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The Columba Story

School History

Columba College was established in 1915 by the Presbyterian Church of Aotearoa New Zealand as a private day and boarding school for girls with co-educational primary classes and a kindergarten.

The compelling force behind the establishment of the College was a local Presbyterian Minister, The Rev. Alexander Whyte, who was a firm believer in Church Schools and wanted to advance the higher education of the young women of Dunedin and Otago. As convener of Dunedin Presbytery, Alexander Whyte was well placed to promote his vision of a Presbyterian girls’ school, and it was in 1913 that Dunedin Presbytery approved the proposal to found Columba College.

St. Columba

Columba College takes its name from St. Columba. He was an Irish nobleman and monk who founded an abbey on the island of Iona off the west coast of Scotland during the sixth century. He was known for his combination of missionary zeal, considerable political acumen and dedication to scholarship. In addition to this, St. Columba was renowned for his profound spiritual life.

School Crest

A dove which symbolically represents the abiding presence of the Holy Spirit of the Christian faith and the Saint after whom the College is named.

School Motto

“Gratia et Disciplina Bona” (Grace and Good Discipline)

The motto was taken from the Latin verses inscribed in the Staffordshire pottery floor tiles in the vestibule and front hall of Bishopscourt.

“Et moenies gratiam et disciplinam bonam coram Deo et hominibus” Proverbs, Chapter 3, Verse 4 (So shalt thou find favour and good understanding between God and man).

Columba College is located in the city of Dunedin on the South Island of New Zealand. Dunedin is the home of New Zealand’s oldest university, the University of Otago, and students are able to enjoy the benefits of being educated in a vibrant university city. The College is in an attractive residential hill suburb about five minutes by car from the city centre.

The campus covers approximately three hectares. The mixture of New Zealand historic buildings, Bishopscourt and the original Hill Jack homestead, as well as first-class modern educational buildings such as the Girton and Braemar teaching and learning blocks and the Marsh Sports Centre, all set in landscaped grounds makes for a wonderful educational environment.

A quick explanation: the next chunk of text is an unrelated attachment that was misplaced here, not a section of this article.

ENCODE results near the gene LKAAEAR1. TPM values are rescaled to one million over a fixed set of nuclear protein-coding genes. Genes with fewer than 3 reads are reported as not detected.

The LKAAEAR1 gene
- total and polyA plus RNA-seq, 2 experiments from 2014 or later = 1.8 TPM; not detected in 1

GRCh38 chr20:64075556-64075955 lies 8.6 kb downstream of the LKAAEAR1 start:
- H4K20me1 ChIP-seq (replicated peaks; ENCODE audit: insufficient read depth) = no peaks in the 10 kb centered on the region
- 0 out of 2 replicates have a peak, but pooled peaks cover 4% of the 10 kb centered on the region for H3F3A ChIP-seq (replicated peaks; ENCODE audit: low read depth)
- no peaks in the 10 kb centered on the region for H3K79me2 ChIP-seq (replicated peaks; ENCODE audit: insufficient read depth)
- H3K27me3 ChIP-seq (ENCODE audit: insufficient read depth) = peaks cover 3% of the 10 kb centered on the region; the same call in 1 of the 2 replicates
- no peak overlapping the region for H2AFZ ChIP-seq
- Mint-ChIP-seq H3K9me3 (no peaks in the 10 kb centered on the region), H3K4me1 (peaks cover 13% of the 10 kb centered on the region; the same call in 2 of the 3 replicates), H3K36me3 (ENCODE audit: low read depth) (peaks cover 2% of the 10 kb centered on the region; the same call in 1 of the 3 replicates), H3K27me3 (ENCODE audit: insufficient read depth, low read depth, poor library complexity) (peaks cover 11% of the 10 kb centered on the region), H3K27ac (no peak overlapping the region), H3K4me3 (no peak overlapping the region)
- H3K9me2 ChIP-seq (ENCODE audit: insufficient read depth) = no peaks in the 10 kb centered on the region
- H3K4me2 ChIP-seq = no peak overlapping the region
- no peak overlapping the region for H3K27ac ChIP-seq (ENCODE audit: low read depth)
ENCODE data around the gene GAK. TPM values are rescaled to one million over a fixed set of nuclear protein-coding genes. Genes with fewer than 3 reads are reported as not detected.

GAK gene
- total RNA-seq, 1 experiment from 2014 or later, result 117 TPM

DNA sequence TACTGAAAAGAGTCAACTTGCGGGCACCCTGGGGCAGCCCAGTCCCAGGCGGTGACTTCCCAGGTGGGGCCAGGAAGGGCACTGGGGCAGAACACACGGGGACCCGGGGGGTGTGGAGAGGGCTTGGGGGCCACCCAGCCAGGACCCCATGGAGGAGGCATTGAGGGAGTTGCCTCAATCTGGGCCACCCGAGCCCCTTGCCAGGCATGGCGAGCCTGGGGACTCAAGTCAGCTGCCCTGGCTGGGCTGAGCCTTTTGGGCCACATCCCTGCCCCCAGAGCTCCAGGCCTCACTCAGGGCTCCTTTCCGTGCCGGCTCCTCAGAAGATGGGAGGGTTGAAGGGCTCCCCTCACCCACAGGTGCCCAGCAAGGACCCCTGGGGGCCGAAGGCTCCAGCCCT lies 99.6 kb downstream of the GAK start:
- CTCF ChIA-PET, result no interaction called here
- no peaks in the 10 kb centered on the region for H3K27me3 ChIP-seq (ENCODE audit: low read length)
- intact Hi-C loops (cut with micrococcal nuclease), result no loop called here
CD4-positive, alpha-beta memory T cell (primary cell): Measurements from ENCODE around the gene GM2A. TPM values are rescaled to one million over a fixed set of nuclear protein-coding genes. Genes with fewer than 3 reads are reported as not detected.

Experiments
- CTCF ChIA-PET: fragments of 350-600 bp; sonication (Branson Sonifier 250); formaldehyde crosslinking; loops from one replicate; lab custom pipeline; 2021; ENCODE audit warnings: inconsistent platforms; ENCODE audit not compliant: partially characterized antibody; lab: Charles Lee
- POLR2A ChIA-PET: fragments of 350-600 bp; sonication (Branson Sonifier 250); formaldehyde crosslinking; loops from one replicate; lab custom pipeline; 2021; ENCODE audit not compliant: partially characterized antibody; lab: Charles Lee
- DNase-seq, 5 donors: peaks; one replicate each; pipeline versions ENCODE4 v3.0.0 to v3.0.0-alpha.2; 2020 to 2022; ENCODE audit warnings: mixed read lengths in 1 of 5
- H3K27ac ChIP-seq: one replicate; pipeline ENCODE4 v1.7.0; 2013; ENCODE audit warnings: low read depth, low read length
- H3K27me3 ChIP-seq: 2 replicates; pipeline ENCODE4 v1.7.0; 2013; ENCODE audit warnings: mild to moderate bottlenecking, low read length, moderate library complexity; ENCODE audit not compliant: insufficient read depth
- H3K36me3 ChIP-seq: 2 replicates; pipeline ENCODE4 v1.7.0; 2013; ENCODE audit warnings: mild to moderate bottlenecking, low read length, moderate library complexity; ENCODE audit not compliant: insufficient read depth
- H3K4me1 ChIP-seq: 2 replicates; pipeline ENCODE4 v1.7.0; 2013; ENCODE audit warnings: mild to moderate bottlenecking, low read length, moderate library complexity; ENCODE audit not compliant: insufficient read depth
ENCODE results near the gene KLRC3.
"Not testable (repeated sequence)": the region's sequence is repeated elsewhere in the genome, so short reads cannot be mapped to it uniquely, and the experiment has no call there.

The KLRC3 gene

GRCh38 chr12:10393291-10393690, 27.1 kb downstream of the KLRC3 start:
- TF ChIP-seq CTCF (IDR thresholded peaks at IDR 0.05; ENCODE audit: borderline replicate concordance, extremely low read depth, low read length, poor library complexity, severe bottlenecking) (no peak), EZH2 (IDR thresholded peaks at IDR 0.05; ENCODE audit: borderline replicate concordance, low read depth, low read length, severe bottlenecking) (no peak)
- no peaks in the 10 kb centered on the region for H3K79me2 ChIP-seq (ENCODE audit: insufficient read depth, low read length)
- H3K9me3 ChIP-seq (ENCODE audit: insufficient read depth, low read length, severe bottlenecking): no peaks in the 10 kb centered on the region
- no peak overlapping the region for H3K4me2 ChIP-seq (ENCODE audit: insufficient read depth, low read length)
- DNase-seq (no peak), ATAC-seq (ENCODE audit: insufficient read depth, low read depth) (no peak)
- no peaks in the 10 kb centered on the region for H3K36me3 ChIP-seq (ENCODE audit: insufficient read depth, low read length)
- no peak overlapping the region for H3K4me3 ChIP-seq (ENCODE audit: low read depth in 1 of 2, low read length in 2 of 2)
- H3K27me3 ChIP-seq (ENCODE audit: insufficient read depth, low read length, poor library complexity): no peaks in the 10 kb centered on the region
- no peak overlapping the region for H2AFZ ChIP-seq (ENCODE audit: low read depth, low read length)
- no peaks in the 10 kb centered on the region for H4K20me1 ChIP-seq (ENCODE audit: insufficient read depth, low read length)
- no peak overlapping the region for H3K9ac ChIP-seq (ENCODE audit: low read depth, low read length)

The blend of old and new is part of the College’s ethos – tradition and innovation working together to provide a top quality education.

Humanities subjects are taught in Girton block which also houses the Carolyn Freeman Theatre. Girton receives its name from Girton College which provided many of the first pupils for the newly established Columba College. Miss Carolyn Freeman (first woman graduate of Otago University) was the owner of Girton College when Columba College bought its goodwill in 1914 and Miss Frances Ross the co-principal. Miss Ross became the first principal of the new Columba College in 1915.
Braemar houses Science (2 general and specialist biology, chemistry and physics laboratories) as well as Digital-Technology and Art. It meets the STEAM needs of our current students. Braemar receives its name from Braemar House School which provided many of the first pupils for Columba College. The Braemar name also lives on in one of the four school houses.
Constance Hall is the second oldest building at the College, after Bishopscourt, with the foundation stone laid in 1924. It was named after Constance Faulks who died while she was still a Columba school-girl. Constance Hall has been used continuously since 1925 as the College’s assembly hall. All Years 7 to 13 students and their teachers gather there two times a week for morning assembly and the weekly Chapel Service. It is also used extensively for performances, concerts, practices, meetings and junior socials as well as for our Special Services.